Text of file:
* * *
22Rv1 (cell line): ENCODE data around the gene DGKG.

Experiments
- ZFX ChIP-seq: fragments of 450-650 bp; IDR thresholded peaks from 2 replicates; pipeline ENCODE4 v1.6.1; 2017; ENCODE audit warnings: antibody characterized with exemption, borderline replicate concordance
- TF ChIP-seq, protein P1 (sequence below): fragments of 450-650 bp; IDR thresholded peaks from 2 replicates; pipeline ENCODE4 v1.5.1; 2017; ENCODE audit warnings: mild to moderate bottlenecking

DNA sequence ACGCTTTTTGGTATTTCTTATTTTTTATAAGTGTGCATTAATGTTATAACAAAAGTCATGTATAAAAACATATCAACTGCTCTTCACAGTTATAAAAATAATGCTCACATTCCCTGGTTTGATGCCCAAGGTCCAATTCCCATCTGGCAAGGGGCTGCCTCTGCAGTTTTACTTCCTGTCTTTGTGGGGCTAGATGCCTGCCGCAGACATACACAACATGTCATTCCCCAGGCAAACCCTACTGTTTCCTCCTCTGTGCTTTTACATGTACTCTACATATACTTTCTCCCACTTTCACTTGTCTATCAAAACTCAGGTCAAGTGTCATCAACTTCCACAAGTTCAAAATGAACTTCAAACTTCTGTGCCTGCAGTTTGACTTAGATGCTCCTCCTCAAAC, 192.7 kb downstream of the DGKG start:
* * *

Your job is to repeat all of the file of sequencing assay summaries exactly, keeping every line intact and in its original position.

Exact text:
22Rv1 (cell line): ENCODE data around the gene DGKG.

Experiments
- ZFX ChIP-seq: fragments of 450-650 bp; IDR thresholded peaks from 2 replicates; pipeline ENCODE4 v1.6.1; 2017; ENCODE audit warnings: antibody characterized with exemption, borderline replicate concordance
- TF ChIP-seq, protein P1 (sequence below): fragments of 450-650 bp; IDR thresholded peaks from 2 replicates; pipeline ENCODE4 v1.5.1; 2017; ENCODE audit warnings: mild to moderate bottlenecking

DNA sequence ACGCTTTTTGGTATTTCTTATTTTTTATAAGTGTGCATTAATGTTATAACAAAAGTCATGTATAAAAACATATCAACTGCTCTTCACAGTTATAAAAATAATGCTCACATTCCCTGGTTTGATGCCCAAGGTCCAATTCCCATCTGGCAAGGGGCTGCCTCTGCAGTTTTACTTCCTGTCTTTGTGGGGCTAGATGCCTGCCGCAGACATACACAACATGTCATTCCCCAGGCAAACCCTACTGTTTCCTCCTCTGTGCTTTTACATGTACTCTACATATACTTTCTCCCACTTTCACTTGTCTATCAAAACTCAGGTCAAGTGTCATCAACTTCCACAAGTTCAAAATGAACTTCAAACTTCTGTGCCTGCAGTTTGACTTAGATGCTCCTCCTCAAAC, 192.7 kb downstream of the DGKG start: